(Bloomberg) — For depressed equity investors, the expected interest rate hike from the Federal Reserve on Wednesday could bring some relief.
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US stock markets are feeling the heat ahead of the Fed meeting, with the S&P 500 and Nasdaq 100 Indexes falling 6.2% and 7% respectively over the past six days, on the off chance that Chairman Jerome Powell could take a more hawkish stance . to fight scorching inflation.
But if history is any guide, the markets could be in for a bounce once the meeting is over and done with.
In the past 18 months, the S&P 500 Index has risen after eight Fed decisions. In the days following the Fed meetings in January, March and June, stocks rose between 6% and 9%, after falling sharply in the period before.
“The prospects are very hawkish, and the Fed can come out exactly as expected and still be more dovish than expected,” Brad McMillan, chief investment officer of the Commonwealth Financial Network, said in emailed comments. . “That probably limits the downside in the market from this meeting and may provide some upside going forward.”
Wednesday is expected to bring the Fed’s fifth consecutive rate hike this year, taking benchmark borrowing costs to 3.25%. That drove 10-year Treasury yields above 3.5%, the highest since 2011, forcing many investors to dump shares.
But the extreme bearish position could also be a source of support for stocks. Fund managers are the most underweight common stocks ever, and cash levels are at an all-time high, according to Bank of America Corp.’s latest monthly survey.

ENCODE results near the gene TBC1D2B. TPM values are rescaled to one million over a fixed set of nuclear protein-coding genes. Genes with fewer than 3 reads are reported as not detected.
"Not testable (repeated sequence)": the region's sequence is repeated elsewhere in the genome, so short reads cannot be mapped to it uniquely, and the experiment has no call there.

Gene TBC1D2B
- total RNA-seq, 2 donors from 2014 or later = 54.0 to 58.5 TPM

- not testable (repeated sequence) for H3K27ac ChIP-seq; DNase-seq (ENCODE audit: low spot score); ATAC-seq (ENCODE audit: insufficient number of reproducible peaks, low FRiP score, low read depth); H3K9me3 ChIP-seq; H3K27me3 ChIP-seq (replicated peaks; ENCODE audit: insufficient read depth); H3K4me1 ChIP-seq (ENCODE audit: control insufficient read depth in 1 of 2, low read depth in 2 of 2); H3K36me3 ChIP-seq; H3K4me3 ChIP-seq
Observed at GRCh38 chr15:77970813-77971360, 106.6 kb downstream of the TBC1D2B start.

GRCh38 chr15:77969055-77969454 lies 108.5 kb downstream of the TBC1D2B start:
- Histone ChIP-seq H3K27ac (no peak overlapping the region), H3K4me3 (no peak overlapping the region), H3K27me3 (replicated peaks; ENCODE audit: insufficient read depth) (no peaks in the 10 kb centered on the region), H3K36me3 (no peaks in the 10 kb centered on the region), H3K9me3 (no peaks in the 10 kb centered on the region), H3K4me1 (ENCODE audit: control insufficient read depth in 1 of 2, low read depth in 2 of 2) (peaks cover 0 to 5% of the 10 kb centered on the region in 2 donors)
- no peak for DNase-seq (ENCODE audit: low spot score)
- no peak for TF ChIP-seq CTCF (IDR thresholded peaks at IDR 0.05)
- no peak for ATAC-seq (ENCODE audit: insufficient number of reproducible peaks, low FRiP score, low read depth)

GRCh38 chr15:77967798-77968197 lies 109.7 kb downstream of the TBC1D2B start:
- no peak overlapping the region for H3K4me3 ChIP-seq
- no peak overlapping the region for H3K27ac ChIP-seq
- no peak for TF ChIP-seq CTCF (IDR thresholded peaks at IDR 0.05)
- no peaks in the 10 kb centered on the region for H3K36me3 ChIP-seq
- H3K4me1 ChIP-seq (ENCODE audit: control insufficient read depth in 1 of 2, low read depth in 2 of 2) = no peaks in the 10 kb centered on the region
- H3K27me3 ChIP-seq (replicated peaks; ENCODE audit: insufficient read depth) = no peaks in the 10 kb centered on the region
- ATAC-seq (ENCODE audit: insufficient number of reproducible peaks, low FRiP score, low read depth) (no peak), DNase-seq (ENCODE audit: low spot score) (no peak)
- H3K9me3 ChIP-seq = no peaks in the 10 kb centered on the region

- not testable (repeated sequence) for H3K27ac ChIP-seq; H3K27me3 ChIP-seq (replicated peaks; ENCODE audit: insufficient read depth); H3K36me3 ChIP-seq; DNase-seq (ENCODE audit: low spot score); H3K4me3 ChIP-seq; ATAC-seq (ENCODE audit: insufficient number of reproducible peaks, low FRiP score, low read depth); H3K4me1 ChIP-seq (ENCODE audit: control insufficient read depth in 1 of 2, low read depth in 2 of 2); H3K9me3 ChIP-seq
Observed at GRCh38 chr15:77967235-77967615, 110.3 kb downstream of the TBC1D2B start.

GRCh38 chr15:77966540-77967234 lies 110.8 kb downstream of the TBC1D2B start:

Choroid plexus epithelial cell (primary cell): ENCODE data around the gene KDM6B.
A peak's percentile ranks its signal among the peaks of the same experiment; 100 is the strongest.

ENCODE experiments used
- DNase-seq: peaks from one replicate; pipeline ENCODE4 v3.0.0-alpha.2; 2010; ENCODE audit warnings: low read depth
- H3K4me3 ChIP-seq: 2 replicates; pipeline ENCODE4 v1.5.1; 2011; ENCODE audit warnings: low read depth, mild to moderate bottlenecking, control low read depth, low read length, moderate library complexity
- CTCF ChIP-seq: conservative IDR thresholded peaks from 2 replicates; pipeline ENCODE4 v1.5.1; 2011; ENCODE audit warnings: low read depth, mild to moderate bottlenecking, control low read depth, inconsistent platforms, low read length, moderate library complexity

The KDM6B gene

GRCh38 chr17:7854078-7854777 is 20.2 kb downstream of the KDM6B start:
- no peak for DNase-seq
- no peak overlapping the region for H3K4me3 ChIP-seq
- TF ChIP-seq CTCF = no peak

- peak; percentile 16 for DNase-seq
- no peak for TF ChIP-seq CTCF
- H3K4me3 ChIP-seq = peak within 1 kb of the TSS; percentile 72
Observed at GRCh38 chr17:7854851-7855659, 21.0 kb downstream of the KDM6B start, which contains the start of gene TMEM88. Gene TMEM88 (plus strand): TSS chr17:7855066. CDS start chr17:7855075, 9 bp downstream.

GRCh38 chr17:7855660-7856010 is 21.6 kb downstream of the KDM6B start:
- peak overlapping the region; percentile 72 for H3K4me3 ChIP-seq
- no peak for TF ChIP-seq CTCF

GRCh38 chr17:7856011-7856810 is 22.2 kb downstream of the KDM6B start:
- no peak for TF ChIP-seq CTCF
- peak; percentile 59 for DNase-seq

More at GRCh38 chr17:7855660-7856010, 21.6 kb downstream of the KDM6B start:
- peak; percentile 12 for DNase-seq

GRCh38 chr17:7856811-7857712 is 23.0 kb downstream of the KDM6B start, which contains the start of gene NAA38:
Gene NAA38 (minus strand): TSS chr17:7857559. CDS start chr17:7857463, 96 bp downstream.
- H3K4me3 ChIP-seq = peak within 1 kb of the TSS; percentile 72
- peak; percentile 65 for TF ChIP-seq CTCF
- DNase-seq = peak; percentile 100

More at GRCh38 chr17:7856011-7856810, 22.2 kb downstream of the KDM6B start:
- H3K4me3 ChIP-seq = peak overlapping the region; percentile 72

S&P 500 futures gained 0.3% by 7:04 a.m. in New York, while Nasdaq 100 contracts were little changed.
“There has been so much speculation about the Fed’s next step that a final decision should provide some much-needed relief for investors,” said Danni Hewson, financial analyst at AJ Bell. “If it sticks to the script and delivers another 75 basis points it’s likely to result in a lot of roaming deals, in part because a full percentage point hike hasn’t materialized.”
Another gauge, the CFTC’s S&P 500 non-traded net futures, also shows an extremely negative outlook, having reached levels last seen during the downturns of 2008, 2011, 2015 and 2020. The sentiment is often seen that grim as a contrarian indicator, indicating a relapse. .
“Strong earnings, low investor positioning and well-entrenched long-term inflation expectations should moderate any decline in risk assets from here,” JPMorgan Chase & Co strategists, led by Marko Kolanovic, said in a note on Monday.
Market technicals may be showing that a bottom is near, especially for technology shares. The tech-heavy Nasdaq 100 has fallen 27% this year, and about 16% of its constituents are currently trading just above their 200-day moving average.
Analysis shows that this type of technical breadth has been very weak at the same time as previous market bottoms — except for 2008.
Not everyone is confident that a rally is imminent. US equity valuations remain elevated relative to history and previous economic downturns, keeping some investors wary of increased exposure as the Fed continues to raise rates.
“We expect a policy over-tightening that will lead to a recession,” said Wei Li, BlackRock Inc.’s chief global investment strategist. in a note on Monday. She has an underweight tactical position on equities, as “recession risks have not yet been factored in.”
According to Nomura quant analyst Yoshitaka Suda, supply-demand dynamics among speculative investors are setting up US equities for softer, with macro funds taking short positions immediately after the latest US inflation data. Macro funds will “remain on the short side in US equities at least until employment data is released” on Oct. 7, Suda said in a note.
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